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There’s an incredible new interactive panorama from the latest Curiosity rover’s self-portrait and surroundings at the “John Klein” drilling site. It was put together by photographer Andrew Bodrov and combines the recent self-portrait and other images to create a full 360-degree panorama created from hundreds of images. The mosaic stretches about 30,000 pixels width.
Click here to see (and go play with) the panorama.
The pan includes the self-portrait, which consists of 66 different images (seen above) taken by the rover’s Mars Hand Lens Imager (MAHLI) during the 177th Martian sol, of Curiosity’s work on Mars (Feb. 3, 2013 here on Earth), along with 113 images taken on Sol 170 and an additional 17 images taken on Sol 176.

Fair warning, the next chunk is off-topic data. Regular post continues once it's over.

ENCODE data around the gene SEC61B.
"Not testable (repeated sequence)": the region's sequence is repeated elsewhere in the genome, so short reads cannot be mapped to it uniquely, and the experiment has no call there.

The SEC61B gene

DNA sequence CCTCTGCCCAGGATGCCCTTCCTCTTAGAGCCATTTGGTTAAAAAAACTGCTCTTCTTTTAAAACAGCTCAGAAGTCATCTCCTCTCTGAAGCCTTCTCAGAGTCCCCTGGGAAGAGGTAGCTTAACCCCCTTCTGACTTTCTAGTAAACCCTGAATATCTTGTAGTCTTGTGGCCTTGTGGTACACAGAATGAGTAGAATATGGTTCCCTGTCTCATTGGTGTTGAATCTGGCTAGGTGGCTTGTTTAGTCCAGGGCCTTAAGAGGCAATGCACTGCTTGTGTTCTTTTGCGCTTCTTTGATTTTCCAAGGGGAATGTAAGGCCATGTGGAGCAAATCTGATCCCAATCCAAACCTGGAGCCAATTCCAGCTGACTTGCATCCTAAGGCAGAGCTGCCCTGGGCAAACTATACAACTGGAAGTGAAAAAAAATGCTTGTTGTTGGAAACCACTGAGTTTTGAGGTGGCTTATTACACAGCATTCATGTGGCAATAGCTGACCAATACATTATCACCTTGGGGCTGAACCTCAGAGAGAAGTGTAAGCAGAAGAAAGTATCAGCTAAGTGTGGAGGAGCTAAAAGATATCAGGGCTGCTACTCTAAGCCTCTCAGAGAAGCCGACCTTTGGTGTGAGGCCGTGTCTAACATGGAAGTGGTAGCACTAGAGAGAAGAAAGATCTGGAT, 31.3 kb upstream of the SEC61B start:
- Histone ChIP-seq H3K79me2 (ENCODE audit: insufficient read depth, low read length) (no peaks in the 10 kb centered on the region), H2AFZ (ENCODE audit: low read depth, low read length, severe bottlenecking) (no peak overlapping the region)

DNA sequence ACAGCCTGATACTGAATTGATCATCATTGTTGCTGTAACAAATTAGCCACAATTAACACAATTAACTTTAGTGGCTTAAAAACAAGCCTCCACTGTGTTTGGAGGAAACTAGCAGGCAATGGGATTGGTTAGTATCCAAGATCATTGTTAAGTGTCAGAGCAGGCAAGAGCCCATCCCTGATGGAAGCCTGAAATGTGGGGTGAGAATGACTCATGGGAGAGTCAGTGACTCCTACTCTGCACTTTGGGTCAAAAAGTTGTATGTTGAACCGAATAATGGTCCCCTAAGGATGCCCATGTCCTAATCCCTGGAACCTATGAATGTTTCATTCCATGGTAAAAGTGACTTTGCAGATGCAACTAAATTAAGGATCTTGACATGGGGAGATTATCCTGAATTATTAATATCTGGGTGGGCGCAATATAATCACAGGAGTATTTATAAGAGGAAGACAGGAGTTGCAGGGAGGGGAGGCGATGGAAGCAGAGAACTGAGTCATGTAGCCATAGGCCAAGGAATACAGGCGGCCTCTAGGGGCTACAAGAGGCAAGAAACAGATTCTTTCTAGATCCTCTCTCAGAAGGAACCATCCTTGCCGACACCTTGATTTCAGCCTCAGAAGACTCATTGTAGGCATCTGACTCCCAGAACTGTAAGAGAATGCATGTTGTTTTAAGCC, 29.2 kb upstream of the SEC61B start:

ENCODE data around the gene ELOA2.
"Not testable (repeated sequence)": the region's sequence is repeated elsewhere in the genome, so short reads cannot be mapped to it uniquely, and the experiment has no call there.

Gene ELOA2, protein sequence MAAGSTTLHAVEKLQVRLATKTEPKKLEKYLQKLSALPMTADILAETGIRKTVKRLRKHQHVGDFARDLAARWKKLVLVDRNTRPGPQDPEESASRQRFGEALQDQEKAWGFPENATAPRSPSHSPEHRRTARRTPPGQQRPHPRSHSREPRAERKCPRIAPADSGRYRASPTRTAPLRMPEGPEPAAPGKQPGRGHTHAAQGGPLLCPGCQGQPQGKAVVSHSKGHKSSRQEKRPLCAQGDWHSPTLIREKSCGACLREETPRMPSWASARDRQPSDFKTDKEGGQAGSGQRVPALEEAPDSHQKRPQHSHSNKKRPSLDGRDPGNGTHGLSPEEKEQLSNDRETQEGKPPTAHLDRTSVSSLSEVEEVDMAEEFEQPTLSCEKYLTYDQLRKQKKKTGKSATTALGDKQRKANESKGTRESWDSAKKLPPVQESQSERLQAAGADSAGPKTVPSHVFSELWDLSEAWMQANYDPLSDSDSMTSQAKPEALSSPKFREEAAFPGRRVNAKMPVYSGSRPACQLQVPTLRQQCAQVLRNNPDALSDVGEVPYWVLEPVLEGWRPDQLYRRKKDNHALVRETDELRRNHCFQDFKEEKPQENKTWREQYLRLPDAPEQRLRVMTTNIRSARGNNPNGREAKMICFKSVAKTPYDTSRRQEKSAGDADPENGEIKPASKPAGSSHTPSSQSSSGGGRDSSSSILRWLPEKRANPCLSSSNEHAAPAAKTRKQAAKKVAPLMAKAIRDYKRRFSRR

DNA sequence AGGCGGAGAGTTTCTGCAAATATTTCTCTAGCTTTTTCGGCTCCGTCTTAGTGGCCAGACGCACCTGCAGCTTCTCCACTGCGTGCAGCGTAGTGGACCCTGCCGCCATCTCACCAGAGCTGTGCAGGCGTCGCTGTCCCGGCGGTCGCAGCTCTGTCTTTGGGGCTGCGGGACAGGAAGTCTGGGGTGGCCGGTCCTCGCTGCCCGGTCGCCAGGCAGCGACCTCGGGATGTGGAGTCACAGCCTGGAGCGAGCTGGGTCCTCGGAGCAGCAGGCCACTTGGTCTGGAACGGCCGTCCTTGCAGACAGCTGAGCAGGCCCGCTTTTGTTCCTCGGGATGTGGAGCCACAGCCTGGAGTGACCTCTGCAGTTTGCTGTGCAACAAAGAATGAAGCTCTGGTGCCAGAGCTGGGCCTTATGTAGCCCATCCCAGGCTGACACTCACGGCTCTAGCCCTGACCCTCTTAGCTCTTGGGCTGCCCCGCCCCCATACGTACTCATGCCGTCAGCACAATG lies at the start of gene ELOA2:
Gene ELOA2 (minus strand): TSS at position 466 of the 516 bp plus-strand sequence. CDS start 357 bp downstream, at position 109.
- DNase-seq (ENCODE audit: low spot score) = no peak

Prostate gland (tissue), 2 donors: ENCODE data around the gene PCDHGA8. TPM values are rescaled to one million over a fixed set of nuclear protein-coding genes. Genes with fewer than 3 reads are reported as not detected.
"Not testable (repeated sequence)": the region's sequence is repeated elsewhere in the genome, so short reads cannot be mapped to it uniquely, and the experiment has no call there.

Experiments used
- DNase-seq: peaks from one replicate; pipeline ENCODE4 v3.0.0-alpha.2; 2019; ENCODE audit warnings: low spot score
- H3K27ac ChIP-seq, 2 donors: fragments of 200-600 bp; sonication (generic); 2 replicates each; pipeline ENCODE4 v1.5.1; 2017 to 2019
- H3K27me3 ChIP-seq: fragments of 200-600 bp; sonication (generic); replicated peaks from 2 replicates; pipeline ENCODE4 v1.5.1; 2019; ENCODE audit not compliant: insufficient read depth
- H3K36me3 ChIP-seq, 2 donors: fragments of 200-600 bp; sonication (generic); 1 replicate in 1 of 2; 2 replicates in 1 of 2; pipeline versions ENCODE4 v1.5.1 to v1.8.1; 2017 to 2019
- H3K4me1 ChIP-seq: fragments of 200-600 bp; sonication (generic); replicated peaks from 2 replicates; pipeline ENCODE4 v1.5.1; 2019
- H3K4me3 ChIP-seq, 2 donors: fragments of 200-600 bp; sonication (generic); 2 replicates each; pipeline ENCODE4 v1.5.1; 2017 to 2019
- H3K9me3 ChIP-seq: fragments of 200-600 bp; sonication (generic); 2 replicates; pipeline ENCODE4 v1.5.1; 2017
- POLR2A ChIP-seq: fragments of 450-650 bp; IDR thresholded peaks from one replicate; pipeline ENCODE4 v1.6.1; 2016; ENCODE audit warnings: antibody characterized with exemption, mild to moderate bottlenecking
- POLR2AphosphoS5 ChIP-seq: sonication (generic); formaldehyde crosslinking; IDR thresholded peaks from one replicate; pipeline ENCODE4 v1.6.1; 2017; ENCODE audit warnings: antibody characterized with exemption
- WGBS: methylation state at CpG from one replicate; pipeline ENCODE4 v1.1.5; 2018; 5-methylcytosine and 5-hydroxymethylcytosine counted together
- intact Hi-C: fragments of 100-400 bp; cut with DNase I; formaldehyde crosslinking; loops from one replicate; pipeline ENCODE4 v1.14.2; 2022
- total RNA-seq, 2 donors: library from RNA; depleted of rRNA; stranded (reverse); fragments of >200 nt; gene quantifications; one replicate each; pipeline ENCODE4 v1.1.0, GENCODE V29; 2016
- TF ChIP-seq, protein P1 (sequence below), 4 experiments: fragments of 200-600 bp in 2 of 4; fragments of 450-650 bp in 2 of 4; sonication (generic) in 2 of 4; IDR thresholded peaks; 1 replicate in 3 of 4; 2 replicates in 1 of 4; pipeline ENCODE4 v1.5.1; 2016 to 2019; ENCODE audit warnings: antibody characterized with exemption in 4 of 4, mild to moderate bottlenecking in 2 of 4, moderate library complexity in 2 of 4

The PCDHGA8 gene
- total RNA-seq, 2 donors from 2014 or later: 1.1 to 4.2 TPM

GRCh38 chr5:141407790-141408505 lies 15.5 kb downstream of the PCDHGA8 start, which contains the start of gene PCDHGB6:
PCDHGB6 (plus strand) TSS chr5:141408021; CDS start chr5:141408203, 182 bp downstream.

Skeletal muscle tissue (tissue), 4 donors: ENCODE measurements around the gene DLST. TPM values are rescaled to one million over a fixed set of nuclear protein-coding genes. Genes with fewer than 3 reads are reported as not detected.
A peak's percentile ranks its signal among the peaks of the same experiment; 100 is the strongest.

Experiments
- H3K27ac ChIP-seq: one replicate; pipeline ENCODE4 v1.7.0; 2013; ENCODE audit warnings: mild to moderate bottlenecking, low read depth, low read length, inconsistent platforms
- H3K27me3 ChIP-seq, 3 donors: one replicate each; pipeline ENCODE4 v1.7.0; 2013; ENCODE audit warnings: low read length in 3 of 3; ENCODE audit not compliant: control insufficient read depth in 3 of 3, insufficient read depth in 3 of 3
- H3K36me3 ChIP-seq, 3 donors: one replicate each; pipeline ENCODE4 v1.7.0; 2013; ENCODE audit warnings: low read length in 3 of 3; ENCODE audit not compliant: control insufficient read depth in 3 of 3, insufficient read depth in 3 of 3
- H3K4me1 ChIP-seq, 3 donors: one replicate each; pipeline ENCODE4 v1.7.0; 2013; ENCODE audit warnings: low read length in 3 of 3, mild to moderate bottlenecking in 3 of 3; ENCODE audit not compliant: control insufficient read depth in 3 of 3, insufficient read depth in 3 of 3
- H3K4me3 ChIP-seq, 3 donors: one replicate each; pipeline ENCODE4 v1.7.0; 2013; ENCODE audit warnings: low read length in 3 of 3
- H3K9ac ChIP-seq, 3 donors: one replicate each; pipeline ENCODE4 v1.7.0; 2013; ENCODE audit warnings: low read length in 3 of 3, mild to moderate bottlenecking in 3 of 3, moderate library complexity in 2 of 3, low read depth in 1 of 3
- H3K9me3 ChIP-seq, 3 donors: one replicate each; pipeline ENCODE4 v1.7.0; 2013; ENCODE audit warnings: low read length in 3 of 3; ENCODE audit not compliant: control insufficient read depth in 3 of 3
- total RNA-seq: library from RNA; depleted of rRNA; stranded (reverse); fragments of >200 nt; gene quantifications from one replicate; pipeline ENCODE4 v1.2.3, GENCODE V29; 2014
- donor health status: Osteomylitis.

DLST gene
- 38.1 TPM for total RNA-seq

Here’s the full pan in a non-interactive view:
In the pan, you can see the holes in the rock named John Klein — in memory of a Mars Science Laboratory deputy project manager who died in 2011. The historic first drilling took place on Feb. 8, 2013, and by zooming around and in, you can also see the weird little shiny protuberance we’ve been talking about (look for the pile of rocks to the right of the rover.)
Bodrov is a photographer from Estonia who specializes in interactive panoramic photography. He did a previous Curiosity pan in August 2012 and he’s also taken lots of images at the Baikonur Cosmodrome.